Sharp Isn’t Keeping The iPhone 5 Behind
Michael Harper for redOrbit.com — Your Universe Online
As it turns out, it can be something of a logistical nightmare to manufacture and supply millions upon millions of a thing and have them ready by deadline. This is one of the reasons why Apple has before found it difficult to keep up with demand of their products, particularly during launch weekends. It´s also been tough for Apple in the past to simply keep up with the torrential downpour of demand, as each iPhone launch has topped the previous one. The iPhone 4S, for instance, saw more than double the opening day demand. This year´s iPhone 5 wasn´t quite able to double last year´s 4S, but they were able to sell at least 5 million within the first 3 days of availability.
While supply of these phones quickly slipped during the first hour of pre-order availability, many of these early orders have begun shipping ahead of their expected arrival.
With online orders still at an estimated ship date of 3 to 4 weeks, many have begun to wonder if Apple´s supply chain is once again struggling to stand up under the heavy load of demand. Not so, says one Sharp executive, speaking with Reuters. Sharp – along with LG and Japan Display – provide the new, slimmer in-cell technology display for the new iPhone 5.
While some analysts have blamed Sharp for a bottleneck in production, limiting the availability of these new phones, one unnamed Sharp executive has said his company is making “adequate volumes” of these new screens to meet Apple´s demand.
An earlier report claimed Sharp had already fallen behind schedule in their production of these new displays just weeks before Launch Day.
This previous report had claimed Sharp was struggling to keep up with the high costs associated with building these displays. Sources familiar with the matter had claimed if Apple began to offer “financial incentives” to their screen makers, they might be able to get these panels out more quickly.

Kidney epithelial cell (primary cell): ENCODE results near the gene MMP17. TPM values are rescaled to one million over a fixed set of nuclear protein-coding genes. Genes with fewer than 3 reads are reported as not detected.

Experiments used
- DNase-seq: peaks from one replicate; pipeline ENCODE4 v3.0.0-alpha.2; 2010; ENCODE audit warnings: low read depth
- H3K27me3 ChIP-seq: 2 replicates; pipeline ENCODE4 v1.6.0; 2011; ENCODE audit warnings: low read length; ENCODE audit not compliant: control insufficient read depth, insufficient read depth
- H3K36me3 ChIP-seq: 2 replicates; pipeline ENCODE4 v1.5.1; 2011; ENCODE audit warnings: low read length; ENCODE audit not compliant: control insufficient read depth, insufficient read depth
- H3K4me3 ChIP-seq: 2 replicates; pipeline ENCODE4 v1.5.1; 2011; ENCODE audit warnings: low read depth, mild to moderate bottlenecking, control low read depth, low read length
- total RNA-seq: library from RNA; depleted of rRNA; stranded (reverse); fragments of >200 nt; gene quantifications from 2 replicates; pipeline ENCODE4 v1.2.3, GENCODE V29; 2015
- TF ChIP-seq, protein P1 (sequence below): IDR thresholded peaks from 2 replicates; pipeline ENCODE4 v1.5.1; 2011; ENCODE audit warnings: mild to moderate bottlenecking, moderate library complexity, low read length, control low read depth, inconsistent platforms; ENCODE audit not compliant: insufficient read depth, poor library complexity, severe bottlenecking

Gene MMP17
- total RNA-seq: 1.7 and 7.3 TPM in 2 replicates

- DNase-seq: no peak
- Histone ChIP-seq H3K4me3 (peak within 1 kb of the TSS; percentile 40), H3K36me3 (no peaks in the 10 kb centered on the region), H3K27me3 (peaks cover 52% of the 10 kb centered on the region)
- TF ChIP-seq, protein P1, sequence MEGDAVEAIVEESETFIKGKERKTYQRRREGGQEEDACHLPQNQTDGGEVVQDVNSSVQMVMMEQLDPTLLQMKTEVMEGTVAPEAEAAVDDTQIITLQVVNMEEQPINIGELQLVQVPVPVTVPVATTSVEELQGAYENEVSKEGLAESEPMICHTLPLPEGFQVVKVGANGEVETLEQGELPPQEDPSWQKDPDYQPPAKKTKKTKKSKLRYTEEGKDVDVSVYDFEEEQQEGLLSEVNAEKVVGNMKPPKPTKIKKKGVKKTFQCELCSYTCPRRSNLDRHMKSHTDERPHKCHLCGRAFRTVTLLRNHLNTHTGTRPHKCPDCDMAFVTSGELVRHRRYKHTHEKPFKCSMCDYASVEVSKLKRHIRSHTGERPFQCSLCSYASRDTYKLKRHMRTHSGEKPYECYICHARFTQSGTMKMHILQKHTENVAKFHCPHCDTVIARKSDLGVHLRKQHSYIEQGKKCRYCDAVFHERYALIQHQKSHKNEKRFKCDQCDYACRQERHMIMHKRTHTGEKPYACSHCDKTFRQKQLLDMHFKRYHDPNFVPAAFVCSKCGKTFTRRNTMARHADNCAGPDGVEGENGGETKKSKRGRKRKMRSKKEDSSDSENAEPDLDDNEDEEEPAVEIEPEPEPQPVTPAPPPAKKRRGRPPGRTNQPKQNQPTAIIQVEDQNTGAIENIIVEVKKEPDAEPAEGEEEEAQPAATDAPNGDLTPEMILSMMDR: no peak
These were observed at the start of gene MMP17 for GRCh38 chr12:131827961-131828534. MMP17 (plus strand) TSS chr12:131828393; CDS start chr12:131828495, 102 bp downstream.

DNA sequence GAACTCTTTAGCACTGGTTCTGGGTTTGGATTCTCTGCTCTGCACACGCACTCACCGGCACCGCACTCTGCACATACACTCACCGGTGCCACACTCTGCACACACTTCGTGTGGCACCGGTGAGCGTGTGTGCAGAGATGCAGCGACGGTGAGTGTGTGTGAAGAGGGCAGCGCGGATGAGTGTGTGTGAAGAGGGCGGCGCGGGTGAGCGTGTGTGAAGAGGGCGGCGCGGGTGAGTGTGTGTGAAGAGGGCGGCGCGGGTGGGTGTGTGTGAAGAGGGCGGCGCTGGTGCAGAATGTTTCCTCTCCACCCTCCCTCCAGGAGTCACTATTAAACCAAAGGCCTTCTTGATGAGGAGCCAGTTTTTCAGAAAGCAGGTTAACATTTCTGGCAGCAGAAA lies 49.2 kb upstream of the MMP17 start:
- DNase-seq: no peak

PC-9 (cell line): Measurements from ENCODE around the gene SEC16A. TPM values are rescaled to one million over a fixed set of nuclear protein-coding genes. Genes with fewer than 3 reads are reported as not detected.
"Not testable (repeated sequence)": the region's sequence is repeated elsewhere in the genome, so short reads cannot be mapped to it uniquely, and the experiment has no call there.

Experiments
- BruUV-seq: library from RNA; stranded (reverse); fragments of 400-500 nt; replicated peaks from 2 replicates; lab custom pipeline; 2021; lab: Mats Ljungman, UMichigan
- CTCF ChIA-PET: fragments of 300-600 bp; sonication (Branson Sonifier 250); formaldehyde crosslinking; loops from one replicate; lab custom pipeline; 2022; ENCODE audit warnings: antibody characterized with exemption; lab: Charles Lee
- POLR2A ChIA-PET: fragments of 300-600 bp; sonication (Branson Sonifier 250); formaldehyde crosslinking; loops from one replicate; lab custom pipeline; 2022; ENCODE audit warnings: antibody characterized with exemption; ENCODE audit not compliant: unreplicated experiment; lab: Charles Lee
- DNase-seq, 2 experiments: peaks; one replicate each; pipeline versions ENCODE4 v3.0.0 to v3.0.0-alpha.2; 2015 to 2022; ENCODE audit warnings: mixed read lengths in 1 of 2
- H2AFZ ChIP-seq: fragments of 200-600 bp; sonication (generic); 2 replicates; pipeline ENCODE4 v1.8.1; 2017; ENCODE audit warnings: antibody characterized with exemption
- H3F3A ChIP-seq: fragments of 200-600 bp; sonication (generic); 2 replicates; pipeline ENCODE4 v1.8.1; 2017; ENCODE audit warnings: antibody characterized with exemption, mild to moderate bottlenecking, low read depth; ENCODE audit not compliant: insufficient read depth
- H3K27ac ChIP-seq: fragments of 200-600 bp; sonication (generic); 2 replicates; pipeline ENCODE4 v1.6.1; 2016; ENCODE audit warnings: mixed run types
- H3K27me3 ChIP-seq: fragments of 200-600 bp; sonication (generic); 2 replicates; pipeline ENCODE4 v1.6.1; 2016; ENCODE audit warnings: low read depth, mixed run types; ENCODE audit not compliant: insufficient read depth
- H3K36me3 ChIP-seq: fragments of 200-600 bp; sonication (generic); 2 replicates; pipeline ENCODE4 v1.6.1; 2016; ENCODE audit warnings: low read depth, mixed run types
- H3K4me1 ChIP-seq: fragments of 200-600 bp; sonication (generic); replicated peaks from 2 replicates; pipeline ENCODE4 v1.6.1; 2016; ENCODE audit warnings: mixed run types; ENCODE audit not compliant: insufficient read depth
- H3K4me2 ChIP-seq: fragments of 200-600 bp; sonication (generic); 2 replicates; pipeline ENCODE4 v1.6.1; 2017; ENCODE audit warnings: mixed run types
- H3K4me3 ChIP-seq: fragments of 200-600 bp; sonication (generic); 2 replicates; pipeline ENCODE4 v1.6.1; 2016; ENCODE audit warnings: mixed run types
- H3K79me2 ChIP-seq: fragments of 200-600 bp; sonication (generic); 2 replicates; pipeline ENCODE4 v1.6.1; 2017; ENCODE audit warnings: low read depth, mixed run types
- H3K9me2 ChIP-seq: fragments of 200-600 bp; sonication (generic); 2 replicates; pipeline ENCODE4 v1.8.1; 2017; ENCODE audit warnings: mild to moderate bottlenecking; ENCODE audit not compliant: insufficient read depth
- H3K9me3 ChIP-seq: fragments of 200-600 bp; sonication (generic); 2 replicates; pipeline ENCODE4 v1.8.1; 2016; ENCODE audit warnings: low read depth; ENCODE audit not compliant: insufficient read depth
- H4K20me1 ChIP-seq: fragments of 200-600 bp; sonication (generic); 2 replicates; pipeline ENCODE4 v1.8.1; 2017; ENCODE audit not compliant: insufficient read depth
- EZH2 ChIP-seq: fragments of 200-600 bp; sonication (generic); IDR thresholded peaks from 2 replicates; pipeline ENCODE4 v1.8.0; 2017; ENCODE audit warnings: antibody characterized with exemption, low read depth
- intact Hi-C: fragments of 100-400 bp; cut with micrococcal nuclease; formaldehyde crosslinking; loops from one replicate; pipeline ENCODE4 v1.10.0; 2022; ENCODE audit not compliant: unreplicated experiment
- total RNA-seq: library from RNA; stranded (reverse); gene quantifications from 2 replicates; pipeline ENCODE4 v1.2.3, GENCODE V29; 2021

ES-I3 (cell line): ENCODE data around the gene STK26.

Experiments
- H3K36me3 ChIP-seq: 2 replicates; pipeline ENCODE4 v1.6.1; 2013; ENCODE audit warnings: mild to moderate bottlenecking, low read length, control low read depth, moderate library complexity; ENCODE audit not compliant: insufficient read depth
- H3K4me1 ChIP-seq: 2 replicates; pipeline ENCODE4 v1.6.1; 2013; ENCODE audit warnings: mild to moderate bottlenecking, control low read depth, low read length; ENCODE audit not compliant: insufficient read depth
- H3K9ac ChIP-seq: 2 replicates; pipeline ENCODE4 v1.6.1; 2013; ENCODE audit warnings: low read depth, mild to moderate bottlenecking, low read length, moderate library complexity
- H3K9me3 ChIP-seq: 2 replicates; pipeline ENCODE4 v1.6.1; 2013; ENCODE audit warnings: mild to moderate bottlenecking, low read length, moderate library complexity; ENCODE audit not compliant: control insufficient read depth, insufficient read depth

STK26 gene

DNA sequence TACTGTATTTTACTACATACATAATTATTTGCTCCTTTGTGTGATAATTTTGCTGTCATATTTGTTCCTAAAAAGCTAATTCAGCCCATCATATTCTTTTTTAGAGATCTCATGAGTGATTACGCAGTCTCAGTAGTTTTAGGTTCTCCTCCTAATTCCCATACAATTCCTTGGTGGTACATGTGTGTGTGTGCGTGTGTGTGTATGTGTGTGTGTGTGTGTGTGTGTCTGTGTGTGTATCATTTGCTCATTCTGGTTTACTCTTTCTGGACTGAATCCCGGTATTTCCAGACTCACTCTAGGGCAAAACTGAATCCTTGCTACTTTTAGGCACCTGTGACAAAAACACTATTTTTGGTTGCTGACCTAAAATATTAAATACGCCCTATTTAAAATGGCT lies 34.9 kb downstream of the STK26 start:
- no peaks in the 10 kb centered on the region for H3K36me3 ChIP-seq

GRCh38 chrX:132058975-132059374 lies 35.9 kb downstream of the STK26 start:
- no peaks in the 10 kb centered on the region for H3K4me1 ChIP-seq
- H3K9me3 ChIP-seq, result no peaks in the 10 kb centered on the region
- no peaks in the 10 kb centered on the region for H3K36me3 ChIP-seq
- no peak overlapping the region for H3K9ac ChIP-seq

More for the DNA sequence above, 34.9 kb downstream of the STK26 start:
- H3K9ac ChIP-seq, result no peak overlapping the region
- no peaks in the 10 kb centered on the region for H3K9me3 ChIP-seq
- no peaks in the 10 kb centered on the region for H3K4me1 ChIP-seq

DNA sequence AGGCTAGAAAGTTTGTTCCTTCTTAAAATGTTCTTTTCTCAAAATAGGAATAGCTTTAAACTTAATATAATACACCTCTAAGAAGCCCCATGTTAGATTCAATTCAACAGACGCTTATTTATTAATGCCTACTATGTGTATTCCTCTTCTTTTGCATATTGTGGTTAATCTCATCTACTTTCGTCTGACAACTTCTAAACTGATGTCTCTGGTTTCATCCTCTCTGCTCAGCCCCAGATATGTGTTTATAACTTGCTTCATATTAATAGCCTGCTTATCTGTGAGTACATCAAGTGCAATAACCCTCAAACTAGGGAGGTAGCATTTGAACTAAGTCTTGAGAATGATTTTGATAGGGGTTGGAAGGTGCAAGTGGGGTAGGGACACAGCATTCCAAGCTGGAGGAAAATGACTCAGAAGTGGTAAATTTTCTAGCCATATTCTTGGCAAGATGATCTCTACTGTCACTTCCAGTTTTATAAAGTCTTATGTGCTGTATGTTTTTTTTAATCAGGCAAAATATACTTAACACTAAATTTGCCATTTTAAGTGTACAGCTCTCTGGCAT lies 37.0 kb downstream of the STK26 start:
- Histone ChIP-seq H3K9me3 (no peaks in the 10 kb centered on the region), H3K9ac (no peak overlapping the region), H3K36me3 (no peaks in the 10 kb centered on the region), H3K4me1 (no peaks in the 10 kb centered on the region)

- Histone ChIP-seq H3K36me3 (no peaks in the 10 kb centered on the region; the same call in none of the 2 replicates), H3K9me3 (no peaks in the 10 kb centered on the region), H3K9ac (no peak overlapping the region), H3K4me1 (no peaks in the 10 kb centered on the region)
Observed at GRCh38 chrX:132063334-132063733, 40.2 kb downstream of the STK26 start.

One analyst seems to sympathize with Sharp´s supposed inability to keep up with the cost of production.
“The iPhone 5′s 4-inch low-temperature polysilicon (LTPS) touch-panel display with in-panel switching (IPS) is exceptionally difficult to produce at high yields,” said Yasuo Nakane, a Deutsche Securities analyst who also spoke with Reuters in an earlier piece.
According to Nakane, early iPhone 5 adopters likely received screens from LG and Japan Display rather than Sharp. LG and Japan Display, says Nakane, likely have the capacity to make 8 million screens a month to Sharp´s 6 million.
Some analysts have already begun to take a look at a few variables which may have kept Launch Day numbers lower than they had anticipated. For instance, Brian Marshall of ISI Group issued a note to investors earlier this week which suggested Apple´s claim of 5 million phones didn´t include any pre-orders. Similarly, Piper Jaffray analyst Gene Munster issued his own note, saying the number of Launch Day sales would be considerably higher if Apple had counted the number of phones which were in transit during the first 3 days, or the number of early pre-orders. Either way, the iPhone 5 looks to be a best seller for many months.